After a quick conversation with my wife—whose blessing was required to leave her alone with our kids (the three things steadfastly at the top of my list) for four days while I went off to the Badlands to fuck around on bikes—and a few pitches to some bike-friendly editors (at least one of which commissioned the piece you are, at this very moment, reading), it was confirmed; I would be heading out to southwestern North Dakota to ride a portion of the Maah Daah Hey Trail, which, at 144 miles, is America’s longest contiguous singletrack trail. Thanks to its steep grades, technical terrain full of all sizes of rocks and boulders, thousands of tight switchbacks, endless buttes, and rapid changes in elevation, it’s also widely regarded as one of the most challenging.

Nature is Luxury at Wales’ Fforest Gran Ffondo

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Nature is Luxury at Wales’ Fforest Gran Ffondo

Oversized white t-shirts flapping listlessly between a great white softbox Welsh sky and endless hordes of casual, sunbathing daisies. Jersey pockets bulging with hard boiled eggs and gummy bears. Hushed whispers of chain ring print, oil tattooed cyclists entering a bird hide and unzipping Leica binocular cases. Nature’s comfortable chatter pauses incrementally to listen to the doppler shifting cacophony of a freewheeling Hope RS4 flying down a caution signed gradient. The Fforest Gran Ffondo must be, objectively, the finest road cycling event around right now.

Into the Gran Desierto de Altar with La Ruta Chichimeca Bike Tour

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Into the Gran Desierto de Altar with La Ruta Chichimeca Bike Tour

The 1st of July marks the start date for the most awaited cycling event of the year. Tens of cyclists from different origins gather to dedicate the next weeks of their lives to riding a different route every day, with a rest day every week. Those who manage to finish the route will have over 4000 kilometers under their legs. We’re not talking about the Tour de France here, this is La Ruta Chichimeca!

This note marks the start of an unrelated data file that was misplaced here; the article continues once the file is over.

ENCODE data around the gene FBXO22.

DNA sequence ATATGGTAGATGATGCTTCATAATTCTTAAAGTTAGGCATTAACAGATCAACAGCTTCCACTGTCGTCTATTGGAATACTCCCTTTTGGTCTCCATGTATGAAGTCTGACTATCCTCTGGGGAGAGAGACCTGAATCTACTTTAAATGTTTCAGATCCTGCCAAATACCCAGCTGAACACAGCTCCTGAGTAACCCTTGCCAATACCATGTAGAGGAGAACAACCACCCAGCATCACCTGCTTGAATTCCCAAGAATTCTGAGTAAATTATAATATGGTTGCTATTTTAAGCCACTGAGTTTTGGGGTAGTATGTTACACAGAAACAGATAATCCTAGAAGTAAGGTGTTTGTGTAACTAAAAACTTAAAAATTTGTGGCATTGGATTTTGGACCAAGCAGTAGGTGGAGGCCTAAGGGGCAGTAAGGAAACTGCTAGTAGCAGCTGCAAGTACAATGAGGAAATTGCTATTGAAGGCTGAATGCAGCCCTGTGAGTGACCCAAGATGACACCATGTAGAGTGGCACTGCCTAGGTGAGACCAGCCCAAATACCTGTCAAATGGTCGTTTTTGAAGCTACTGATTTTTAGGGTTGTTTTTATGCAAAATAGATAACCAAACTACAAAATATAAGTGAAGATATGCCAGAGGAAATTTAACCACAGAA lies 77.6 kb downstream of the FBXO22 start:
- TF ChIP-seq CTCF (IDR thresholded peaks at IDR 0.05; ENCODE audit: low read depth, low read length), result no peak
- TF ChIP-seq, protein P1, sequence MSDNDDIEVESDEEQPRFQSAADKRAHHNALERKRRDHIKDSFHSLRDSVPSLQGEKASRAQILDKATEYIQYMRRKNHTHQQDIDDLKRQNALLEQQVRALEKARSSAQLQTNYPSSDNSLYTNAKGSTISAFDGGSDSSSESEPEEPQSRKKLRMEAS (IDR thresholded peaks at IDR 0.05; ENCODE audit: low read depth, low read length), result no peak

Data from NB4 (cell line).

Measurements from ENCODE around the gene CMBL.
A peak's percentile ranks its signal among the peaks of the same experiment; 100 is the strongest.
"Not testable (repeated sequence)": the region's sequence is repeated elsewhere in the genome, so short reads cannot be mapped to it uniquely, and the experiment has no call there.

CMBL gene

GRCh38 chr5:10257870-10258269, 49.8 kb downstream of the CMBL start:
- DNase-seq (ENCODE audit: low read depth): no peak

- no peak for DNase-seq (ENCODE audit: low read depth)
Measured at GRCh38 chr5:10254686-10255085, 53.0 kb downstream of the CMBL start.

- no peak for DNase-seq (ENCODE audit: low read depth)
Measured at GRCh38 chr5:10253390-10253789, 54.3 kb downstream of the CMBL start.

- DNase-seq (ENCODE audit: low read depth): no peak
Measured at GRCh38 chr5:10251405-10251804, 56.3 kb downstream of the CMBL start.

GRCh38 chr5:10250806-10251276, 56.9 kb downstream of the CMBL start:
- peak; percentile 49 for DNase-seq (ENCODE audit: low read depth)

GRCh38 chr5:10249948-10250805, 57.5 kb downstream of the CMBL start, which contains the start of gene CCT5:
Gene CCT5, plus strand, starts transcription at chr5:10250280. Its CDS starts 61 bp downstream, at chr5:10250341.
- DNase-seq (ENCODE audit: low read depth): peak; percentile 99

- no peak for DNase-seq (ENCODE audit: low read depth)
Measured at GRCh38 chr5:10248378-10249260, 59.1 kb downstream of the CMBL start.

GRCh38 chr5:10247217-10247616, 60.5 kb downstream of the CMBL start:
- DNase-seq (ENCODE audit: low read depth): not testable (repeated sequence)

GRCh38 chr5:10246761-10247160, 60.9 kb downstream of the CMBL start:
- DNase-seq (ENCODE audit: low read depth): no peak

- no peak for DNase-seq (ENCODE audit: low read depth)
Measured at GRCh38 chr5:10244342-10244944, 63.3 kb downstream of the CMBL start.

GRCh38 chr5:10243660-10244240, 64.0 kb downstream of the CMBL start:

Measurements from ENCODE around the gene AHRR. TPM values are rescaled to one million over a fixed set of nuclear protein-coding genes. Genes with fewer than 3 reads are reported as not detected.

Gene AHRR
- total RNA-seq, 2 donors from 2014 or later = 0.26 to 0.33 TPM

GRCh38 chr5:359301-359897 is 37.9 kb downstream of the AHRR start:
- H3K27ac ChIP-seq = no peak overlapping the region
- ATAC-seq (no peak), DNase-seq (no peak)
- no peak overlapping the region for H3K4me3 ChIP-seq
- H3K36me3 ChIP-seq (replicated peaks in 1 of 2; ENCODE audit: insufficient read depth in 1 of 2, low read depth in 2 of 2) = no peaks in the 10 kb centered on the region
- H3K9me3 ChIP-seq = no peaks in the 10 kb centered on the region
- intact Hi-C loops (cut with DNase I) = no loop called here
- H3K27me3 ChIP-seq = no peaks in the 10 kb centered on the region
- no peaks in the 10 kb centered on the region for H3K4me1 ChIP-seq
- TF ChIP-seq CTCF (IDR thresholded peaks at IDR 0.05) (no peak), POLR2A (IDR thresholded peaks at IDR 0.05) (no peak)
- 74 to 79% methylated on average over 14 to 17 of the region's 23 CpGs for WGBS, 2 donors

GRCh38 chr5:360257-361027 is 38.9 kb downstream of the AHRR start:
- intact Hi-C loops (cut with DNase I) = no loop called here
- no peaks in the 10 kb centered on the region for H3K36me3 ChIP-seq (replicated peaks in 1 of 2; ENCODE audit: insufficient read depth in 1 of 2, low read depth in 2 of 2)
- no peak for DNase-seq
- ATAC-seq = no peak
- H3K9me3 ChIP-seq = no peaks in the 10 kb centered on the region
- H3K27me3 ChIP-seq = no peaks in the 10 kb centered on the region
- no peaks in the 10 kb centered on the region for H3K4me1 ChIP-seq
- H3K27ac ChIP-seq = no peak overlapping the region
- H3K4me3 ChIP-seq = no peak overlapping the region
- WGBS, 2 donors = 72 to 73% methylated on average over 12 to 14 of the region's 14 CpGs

Trail and Path: A Love Letter to Bike Touring the C&O Canal Towpath

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Trail and Path: A Love Letter to Bike Touring the C&O Canal Towpath

When I first started gathering the necessary gear to give bike touring (or “bikepacking” in the parlance of our times) a go, the concept struck me as an opportunity to escape from the predictable, mundane, “rinse-and-repeat” order of everyday life. An opportunity to embrace a new kind of freedom of aimless wandering through paths and tracks out in the near-endless natural landscape. After a couple of trips, though, I found the reality of touring isn’t the carefree meander I had envisioned. It can involve weeks or months of planning, trail markers, GPS tracks, resupply points… Which is not to say that escaping on a multi-day trip isn’t freeing, it is – very much so – but maybe not in the conventional sense of the word. I think author Robert Moor says it best in his written exploration of travel, On Trails:

“But complete freedom, it turned out, is not what the trail offers. Quite the opposite – a trail is a tactful reduction of options. The freedom of the trail is riverine, not oceanic. To put it as simply as possible, a path is a way of making sense of the world. There are infinite ways to cross a landscape; but the options are overwhelming, and pitfalls abound. The function of the path is to reduce this teeming chaos into an intelligible line.”

FYXO Builds: A Surly E-Ogre Year-Round Commuter

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FYXO Builds: A Surly E-Ogre Year-Round Commuter

Curating custom bikes for people is something I’ve done, dare I say, “since forever.” For nearly 20 years the most common way a custom project lands on my plate is someone desiring a build akin to my current ride. In the early years, it was track bikes, singespeeds, and classic road bikes. More recently, popular interest seems to have shifted to e-bike conversions capable of carrying small humans, bulky gear, or a combination of both.

The 2022 TransRockies Gravel Royale

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The 2022 TransRockies Gravel Royale